To address the complexity of deploying Kubernetes, each of the cloud service providers (CSPs) have introduced managed versions of Kubernetes sometimes called “containers as a service,” or CaaS.
While staying true to Kubernetes’ vision and capabilities (and APIs), these tightly integrate with the cloud vendors’ services. Microsoft’s offering Azure Kubernetes Service, for example, takes advantage of Azure Active Directory for identity management and role-based access control (RBAC), has its own Azure Container Registry and tightly integrates with the Azure Portal and Microsoft development tools. AWS’ Elastic Kubernetes Service (EKS) similarly leverages AWS Identity and Access Management (IAM), AWS Virtual Private Cloud and so forth. Google Kubernetes Engine uses Google Cloud features such as Cloud Logging and Monitoring, Cloud Build for development and so on.
And each of the CSPs offer a highly available, redundant control plane (and registries too), relieving customers of this difficult task.
…And On-Premises, Too
With the arrival of Google Anthos in 2020, followed quickly by Azure Arc and AWS Outposts, it became possible for Kubernetes customers to manage both cloud and on-premises clusters from a single location. Such hybrid deployments continue to be useful for customer scenarios that have, for example, limited internet connectivity or stringent regulatory compliance requirements. Moreover, in certain scenarios as load increases, a cloud-based Kubernetes cluster can “burst” (instantiate new container instances) on on-premises clusters and vice versa.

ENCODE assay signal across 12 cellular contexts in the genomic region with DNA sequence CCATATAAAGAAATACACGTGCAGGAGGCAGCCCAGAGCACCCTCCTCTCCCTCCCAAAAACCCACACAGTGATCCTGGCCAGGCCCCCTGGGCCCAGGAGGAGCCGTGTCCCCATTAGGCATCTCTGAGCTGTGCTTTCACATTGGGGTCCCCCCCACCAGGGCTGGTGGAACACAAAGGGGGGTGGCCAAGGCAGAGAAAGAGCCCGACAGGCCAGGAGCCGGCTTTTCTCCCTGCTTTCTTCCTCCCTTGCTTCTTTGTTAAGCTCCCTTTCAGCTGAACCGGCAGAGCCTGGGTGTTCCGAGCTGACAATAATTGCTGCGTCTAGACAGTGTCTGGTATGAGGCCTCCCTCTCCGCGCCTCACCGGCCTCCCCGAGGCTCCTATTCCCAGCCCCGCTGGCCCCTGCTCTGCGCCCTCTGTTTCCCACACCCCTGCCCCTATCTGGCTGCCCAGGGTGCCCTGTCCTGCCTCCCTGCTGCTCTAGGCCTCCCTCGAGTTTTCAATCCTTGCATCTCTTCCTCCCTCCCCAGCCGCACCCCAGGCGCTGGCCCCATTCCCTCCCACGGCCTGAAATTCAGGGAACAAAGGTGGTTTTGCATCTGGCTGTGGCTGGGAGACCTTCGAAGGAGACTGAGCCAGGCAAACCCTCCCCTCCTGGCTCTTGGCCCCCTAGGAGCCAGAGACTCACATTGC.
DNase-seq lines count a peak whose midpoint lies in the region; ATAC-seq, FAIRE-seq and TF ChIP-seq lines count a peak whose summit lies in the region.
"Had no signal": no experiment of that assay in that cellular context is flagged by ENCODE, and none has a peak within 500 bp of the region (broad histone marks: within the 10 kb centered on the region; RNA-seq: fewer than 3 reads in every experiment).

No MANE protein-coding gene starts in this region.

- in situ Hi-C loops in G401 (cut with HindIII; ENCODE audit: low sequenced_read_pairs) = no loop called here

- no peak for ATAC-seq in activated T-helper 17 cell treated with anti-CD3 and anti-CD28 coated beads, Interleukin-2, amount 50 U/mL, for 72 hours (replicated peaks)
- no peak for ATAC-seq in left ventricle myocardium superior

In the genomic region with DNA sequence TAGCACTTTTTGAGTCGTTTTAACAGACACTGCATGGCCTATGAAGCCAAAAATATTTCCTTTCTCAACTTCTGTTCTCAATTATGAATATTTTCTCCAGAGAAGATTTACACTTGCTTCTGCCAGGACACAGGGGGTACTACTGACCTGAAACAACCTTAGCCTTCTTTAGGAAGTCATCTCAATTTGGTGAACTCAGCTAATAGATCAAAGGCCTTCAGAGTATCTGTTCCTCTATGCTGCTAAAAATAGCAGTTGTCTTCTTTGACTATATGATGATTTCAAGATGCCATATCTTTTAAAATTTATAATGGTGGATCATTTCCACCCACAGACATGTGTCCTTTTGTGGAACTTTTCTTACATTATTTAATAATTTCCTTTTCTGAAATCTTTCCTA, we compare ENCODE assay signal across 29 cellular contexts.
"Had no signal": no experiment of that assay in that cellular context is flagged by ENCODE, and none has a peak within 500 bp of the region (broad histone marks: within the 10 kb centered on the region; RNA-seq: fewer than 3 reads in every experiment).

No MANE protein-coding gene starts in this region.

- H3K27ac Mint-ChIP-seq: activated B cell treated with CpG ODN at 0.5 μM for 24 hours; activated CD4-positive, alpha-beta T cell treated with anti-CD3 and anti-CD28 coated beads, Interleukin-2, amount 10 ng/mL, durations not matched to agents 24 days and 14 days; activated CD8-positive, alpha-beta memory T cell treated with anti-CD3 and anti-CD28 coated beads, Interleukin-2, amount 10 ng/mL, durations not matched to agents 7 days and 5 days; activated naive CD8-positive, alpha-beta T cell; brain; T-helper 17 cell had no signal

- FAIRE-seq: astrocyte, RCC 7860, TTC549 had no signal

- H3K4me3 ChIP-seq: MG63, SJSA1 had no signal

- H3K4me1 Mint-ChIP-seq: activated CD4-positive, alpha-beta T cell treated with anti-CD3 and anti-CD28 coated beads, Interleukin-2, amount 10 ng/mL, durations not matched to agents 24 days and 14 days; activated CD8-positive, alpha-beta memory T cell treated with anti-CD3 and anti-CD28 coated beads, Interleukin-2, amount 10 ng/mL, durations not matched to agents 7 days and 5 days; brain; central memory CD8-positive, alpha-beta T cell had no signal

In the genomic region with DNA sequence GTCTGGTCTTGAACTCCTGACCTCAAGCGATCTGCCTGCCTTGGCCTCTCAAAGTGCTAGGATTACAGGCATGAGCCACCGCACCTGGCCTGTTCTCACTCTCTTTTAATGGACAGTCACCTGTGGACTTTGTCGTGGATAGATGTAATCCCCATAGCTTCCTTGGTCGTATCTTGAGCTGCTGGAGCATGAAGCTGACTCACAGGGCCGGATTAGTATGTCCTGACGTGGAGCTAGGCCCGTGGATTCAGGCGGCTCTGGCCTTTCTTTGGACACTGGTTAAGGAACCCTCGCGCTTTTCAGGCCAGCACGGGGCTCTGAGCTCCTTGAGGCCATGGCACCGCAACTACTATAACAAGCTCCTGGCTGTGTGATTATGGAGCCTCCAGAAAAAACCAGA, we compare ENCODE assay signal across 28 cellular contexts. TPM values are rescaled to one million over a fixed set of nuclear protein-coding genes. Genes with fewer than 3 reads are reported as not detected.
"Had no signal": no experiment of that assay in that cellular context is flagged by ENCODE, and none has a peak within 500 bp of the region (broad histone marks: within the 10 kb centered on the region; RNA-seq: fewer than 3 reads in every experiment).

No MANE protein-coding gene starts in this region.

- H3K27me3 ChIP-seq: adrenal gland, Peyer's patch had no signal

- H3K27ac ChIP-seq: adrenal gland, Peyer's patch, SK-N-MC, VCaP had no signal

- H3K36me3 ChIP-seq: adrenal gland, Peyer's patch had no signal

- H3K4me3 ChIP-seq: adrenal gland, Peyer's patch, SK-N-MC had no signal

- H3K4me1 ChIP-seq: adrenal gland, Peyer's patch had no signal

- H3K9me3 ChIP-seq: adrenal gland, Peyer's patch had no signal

Serverless Makes Kubernetes Even Easier
The new frontier for cloud-based Kubernetes applications, serverless, seeks to remove as much infrastructure overhead as possible. That is, requiring little or no operations support, which in turn lets developers focus solely on business logic. Knative, Google’s Kubernetes serverless component, only invokes a Kubernetes-based container when requested, scales up as needed and scales down to zero when the load is zero, saving customers money.
Other CSPs offer serverless Kubernetes services. AWS Fargate, introduced in 2019, extends its EKS offering. Azure Container Apps, currently in preview, let customers deploy containers on a serverless Kubernetes platform without requiring AKS.
Operators & Service Meshes
Kubernetes in all its shapes and forms is highly extensible. Operators let Kubernetes applications connect to a wide variety of external services and applications, such as databases, message buses and other cloud services. The OperatorHub.io site – jointly created by Red Hat, Amazon, Microsoft and Google – catalogs hundreds of available operators.
Service meshes enable added management and control features to Kubernetes, such as the ability to throttle network traffic between containers, to encrypt traffic and to provide logging and observability features.
A New World of Development
Kubernetes is changing rapidly. As with early versions of Windows and Linux, each advance signifies whole new capabilities that enable new levels of scalability, performance and business value. Moreover, as with operating systems in their early versions, the pace of these changes remains very fast.
Yet, it’s vital that teams and IT leaders stay on top of them, as Kubernetes is becoming as fundamental to cloud computing as Linux and Windows Server were to on-premises data centers.